When reading an excellent post on flipping the classroom (see below for my posts on flipping*) at User Generated Education, I was reminded of a book I had not removed from my shelf in a long time. The first image in that post reminded me of Bernice McCarthy's book The 4MAT System. Click to read about an edition newer than mine.
The 4MAT System (also here) includes a circle of learning that looks deceptively simple. When planning and evaluating a presentation you will be giving, asking yourself the System's questions about each quadrant of its circle can improve your message. Although you don't have to use each quadrant, at least thinking about all four may sharpen your talk, your seminar, even your article. (Given how helpful the system has been in the past, I wonder why this book is languishing on my bookshelf?)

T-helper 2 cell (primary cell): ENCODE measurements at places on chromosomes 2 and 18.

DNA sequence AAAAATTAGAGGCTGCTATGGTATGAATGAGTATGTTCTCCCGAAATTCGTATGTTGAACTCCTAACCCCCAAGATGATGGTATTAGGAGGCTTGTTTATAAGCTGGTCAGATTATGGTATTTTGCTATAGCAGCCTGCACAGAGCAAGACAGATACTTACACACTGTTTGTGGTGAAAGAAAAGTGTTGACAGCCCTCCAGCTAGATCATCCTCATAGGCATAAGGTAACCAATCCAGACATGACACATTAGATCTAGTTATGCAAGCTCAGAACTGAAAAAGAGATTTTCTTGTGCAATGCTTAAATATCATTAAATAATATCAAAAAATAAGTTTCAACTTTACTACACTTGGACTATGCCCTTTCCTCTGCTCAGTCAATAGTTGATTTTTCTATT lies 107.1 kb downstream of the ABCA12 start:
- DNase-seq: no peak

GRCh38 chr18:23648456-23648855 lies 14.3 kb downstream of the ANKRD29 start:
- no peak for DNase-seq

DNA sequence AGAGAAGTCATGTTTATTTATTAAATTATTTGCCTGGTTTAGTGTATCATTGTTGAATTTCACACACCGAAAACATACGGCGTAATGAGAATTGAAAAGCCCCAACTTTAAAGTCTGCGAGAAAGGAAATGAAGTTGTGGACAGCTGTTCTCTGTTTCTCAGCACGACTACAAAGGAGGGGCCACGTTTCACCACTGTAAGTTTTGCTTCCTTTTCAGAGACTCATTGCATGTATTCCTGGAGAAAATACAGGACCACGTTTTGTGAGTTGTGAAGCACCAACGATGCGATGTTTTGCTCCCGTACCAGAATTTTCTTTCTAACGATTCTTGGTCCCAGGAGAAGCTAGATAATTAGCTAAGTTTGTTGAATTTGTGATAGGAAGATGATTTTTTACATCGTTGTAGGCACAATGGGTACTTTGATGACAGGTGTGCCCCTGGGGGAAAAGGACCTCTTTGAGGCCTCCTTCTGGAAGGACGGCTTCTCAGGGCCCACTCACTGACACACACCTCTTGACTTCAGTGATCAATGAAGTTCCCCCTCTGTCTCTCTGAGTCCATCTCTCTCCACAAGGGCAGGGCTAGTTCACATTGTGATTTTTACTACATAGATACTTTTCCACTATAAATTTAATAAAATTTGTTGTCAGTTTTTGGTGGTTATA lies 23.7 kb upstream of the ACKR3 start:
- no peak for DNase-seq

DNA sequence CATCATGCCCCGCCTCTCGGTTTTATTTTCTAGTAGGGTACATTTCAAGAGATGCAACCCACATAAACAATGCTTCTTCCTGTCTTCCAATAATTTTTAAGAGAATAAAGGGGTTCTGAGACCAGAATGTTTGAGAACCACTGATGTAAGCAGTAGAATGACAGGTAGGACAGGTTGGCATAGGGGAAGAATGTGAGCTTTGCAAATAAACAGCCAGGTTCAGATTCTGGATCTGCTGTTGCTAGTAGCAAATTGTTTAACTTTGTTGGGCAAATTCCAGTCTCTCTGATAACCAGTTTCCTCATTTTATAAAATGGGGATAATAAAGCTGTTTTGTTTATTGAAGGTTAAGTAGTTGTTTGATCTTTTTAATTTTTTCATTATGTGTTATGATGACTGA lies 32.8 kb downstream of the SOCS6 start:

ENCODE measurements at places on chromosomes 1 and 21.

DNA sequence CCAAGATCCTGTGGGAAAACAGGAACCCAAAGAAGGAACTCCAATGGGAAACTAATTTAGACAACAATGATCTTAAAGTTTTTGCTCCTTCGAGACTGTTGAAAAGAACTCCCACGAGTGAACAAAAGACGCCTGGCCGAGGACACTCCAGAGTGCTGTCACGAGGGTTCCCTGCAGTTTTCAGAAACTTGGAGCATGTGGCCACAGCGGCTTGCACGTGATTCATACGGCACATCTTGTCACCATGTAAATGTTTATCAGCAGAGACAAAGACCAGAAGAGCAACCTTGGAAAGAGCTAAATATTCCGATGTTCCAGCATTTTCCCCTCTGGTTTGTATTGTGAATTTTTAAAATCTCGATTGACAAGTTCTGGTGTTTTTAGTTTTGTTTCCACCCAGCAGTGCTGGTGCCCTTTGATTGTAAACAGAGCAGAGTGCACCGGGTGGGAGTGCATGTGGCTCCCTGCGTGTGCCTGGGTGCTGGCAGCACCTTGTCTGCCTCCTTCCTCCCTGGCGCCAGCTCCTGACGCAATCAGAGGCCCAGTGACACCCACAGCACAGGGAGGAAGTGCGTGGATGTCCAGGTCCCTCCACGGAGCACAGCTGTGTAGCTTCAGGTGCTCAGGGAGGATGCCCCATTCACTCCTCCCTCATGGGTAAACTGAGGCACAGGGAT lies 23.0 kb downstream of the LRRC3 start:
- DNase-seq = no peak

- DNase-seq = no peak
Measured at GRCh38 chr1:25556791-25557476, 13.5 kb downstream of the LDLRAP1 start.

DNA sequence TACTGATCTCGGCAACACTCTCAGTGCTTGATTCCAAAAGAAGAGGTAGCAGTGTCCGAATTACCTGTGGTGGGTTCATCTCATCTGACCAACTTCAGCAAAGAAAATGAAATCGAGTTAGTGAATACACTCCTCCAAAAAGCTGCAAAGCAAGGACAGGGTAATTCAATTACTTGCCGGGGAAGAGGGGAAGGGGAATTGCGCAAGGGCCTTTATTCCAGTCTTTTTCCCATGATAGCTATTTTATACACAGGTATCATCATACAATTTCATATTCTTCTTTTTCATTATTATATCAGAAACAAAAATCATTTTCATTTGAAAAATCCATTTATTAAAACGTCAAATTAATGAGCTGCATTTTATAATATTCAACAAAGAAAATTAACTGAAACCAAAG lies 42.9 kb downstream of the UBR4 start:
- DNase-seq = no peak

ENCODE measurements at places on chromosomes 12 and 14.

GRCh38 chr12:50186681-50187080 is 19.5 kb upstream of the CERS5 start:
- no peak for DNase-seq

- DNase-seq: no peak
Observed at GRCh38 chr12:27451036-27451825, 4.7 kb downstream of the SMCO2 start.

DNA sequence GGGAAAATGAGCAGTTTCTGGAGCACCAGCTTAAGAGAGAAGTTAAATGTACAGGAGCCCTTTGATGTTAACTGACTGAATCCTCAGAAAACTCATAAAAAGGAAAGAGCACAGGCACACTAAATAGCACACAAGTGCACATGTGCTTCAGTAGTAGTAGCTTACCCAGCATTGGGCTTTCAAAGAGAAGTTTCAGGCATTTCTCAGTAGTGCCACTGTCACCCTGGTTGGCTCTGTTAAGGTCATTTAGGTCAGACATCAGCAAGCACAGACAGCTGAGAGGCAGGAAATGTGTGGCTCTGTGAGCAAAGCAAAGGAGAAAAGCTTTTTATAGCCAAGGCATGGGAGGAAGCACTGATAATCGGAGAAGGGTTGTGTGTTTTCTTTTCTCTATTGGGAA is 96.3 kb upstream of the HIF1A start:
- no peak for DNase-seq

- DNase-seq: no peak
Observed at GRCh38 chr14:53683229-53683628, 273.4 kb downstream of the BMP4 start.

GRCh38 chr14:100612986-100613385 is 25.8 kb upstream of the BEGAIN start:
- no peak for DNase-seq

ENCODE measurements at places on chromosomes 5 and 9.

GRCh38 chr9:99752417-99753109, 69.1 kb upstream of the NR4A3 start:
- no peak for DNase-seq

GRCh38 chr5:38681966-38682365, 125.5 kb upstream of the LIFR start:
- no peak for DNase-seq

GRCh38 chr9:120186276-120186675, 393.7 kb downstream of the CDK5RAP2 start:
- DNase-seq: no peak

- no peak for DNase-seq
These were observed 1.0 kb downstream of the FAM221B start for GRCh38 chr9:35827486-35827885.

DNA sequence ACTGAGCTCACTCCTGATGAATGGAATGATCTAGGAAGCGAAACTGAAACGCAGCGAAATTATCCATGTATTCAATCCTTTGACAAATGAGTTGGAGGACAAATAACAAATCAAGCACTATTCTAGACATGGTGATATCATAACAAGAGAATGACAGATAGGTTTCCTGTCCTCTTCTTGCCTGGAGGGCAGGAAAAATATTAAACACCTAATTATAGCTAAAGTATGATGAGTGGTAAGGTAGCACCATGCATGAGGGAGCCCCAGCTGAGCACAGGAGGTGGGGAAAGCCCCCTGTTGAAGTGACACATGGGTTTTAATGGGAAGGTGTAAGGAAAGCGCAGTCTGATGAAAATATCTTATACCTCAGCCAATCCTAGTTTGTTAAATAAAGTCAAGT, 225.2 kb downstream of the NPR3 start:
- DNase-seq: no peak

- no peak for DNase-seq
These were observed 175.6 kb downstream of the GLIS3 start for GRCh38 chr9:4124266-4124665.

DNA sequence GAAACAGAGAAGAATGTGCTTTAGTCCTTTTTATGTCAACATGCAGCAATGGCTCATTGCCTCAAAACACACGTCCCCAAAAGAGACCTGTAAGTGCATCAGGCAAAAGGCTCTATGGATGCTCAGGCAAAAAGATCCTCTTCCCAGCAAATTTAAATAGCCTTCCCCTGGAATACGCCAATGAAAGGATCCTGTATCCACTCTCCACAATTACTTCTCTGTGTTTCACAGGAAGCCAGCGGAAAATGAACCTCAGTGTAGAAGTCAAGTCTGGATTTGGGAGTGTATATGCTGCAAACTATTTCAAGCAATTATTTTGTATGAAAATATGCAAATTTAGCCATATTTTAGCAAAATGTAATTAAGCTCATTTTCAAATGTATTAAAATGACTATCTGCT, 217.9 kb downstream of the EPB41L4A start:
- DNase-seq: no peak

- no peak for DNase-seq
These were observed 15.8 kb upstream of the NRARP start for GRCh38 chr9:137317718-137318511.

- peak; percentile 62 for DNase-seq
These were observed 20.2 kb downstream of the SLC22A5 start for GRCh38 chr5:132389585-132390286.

Two notes: McCarthy is a believer in learning styles; regular idealawg readers know that I am not. Nevertheless you can skip those pages, read the rest and still derive benefits and value.
Second, from the examples, you may get the idea that The System only applies to school-aged students. Not at all. Years ago, I saw a very good presention by Maude Pervere (read about her here about halfway down) at Professional Development Consortium on how use 4MAT to teach lawyers.
To take it deeper into the legal profession, I believe that it could be taught to lawyers to help them communicate with clients, opposing counsel, co-workers—and juries. Have you used 4MAT?
*Past posts on flipping the classroom (which may or may not be consistent with the 4MAT System, depending upon how flipping is used):
- Resource for those interested in the flipped classroom
- Flipped classroom discussed at Harvard Law
- A newish approach to improving education: Would it work for law students? Lawyers?
Image credit: About Learning.